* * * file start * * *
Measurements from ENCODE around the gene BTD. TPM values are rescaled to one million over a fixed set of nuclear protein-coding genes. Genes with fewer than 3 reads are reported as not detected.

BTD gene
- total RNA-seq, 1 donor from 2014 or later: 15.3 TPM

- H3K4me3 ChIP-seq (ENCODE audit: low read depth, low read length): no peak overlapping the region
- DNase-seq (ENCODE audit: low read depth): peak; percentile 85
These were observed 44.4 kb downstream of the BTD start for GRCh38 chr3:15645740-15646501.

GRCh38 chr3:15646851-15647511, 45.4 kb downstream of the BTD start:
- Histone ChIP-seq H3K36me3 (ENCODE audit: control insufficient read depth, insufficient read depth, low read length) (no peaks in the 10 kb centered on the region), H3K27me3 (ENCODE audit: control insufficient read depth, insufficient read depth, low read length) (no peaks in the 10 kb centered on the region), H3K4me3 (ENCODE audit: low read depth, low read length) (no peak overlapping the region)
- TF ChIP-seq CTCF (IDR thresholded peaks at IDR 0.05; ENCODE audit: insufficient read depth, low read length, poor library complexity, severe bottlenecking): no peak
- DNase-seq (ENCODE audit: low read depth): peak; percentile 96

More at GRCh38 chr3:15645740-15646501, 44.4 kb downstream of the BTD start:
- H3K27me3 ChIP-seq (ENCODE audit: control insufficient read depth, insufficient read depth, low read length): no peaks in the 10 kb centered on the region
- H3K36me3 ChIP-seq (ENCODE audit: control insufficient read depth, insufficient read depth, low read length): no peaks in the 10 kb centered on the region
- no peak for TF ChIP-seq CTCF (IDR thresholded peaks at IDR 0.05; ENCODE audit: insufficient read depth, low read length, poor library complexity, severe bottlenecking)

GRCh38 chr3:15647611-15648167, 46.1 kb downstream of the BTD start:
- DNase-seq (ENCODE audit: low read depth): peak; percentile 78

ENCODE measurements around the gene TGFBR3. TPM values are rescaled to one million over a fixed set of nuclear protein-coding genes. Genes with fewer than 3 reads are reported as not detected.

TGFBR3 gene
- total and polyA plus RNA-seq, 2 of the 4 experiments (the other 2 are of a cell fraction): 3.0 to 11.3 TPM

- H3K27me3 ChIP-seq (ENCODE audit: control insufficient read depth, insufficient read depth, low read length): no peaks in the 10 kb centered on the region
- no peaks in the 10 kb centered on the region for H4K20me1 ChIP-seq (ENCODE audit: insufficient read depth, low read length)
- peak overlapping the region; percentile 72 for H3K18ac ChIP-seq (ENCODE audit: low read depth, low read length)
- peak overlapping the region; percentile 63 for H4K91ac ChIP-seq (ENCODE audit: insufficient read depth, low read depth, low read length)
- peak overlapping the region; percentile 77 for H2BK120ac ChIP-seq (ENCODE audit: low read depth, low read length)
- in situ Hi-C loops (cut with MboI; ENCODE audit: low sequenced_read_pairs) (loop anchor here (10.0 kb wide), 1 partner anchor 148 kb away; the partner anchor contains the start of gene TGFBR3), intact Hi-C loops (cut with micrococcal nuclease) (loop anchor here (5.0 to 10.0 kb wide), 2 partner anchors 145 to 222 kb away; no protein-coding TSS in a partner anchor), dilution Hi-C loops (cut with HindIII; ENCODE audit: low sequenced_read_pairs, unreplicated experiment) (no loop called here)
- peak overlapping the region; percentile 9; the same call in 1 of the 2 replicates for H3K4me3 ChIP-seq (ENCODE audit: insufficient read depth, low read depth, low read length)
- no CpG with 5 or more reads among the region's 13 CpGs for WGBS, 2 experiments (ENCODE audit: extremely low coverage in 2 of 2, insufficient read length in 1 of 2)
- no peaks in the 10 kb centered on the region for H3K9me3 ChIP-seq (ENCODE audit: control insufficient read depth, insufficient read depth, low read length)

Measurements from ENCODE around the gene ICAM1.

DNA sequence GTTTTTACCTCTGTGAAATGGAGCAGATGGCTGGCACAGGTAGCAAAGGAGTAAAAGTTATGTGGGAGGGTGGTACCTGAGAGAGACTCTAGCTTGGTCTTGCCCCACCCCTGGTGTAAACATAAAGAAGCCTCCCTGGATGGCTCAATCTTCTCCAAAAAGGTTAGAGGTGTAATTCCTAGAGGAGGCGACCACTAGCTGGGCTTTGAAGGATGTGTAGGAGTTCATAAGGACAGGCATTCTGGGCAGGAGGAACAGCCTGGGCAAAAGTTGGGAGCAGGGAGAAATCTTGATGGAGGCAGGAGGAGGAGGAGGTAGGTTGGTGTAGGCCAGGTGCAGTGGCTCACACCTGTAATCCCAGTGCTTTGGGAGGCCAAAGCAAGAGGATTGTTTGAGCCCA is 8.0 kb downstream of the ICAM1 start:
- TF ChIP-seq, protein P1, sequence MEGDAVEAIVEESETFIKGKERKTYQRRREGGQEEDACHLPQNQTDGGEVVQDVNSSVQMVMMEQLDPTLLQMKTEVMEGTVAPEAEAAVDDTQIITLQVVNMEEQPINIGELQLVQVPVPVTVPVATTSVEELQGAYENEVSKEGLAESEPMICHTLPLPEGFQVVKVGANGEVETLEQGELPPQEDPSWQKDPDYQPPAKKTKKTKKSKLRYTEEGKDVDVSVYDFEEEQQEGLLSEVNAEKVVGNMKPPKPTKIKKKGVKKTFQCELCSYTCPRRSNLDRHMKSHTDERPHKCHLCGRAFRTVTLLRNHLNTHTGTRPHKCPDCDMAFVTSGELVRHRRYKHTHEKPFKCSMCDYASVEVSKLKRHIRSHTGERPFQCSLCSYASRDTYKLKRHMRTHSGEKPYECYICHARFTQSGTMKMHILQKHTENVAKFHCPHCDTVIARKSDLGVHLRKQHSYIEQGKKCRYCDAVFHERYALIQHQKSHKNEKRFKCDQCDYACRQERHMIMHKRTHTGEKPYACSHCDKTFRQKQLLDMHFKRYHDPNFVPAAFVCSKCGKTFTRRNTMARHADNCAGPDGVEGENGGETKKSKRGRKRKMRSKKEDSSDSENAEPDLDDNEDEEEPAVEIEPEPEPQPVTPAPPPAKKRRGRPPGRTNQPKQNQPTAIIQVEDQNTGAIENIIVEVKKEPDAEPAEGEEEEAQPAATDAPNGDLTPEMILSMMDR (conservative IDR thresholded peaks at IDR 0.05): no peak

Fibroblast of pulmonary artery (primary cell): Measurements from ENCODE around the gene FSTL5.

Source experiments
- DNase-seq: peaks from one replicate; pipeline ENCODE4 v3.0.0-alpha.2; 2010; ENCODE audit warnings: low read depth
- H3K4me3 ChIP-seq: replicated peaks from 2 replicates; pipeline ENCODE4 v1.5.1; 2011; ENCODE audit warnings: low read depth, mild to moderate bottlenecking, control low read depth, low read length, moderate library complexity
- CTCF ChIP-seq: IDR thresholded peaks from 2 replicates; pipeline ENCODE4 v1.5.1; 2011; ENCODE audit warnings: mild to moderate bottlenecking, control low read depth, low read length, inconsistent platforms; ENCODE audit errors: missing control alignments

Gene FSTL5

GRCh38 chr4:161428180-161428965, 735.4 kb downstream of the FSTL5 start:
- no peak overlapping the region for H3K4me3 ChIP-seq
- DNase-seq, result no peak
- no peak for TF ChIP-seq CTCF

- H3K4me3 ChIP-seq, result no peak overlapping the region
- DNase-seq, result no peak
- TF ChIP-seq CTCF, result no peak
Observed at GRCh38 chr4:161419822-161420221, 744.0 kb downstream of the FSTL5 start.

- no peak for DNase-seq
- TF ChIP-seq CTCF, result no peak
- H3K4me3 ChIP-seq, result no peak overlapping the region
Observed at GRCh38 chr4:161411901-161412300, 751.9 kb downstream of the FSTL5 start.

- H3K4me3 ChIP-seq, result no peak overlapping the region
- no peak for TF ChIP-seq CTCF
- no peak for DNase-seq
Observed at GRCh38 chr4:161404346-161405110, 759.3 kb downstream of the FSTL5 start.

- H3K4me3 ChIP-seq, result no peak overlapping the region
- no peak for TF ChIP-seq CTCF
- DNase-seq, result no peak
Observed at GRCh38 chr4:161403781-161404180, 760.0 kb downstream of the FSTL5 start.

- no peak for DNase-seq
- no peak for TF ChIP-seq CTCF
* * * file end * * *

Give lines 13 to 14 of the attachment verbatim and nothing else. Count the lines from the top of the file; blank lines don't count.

- H3K36me3 ChIP-seq (ENCODE audit: control insufficient read depth, insufficient read depth, low read length): no peaks in the 10 kb centered on the region
- no peak for TF ChIP-seq CTCF (IDR thresholded peaks at IDR 0.05; ENCODE audit: insufficient read depth, low read length, poor library complexity, severe bottlenecking)